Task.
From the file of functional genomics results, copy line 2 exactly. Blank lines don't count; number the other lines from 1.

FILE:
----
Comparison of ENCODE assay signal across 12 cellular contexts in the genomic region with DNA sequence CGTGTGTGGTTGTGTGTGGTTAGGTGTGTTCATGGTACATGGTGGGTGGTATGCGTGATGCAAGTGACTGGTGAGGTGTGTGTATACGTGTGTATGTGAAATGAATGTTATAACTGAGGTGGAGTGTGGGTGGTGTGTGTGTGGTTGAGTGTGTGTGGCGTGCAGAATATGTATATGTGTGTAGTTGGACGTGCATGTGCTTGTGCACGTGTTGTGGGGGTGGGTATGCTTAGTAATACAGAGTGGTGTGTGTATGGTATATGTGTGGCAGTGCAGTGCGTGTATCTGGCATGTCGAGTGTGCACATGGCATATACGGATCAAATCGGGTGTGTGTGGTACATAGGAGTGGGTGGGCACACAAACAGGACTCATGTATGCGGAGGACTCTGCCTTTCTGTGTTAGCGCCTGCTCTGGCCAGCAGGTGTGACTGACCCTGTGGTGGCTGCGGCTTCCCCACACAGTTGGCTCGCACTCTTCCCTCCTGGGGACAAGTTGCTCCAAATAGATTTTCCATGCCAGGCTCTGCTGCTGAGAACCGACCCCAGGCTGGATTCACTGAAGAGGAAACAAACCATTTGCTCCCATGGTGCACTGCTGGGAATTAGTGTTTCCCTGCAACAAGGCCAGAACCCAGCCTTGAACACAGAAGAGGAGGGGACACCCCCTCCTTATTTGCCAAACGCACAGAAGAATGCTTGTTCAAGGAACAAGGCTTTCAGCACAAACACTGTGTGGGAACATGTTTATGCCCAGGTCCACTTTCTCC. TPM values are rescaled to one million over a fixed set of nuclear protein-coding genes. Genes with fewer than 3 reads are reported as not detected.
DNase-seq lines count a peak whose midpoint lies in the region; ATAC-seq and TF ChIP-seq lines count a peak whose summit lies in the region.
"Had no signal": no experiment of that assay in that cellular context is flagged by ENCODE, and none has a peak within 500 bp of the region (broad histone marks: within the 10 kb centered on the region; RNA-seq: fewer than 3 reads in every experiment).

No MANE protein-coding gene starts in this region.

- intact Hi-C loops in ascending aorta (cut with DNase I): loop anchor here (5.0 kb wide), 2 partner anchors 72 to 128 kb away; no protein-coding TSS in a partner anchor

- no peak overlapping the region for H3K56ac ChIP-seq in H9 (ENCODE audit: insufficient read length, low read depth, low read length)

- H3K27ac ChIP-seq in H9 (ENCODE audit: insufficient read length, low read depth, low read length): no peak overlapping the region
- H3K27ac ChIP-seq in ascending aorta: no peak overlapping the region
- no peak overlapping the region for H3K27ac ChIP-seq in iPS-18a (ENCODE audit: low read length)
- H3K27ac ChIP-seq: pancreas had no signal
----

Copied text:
DNase-seq lines count a peak whose midpoint lies in the region; ATAC-seq and TF ChIP-seq lines count a peak whose summit lies in the region.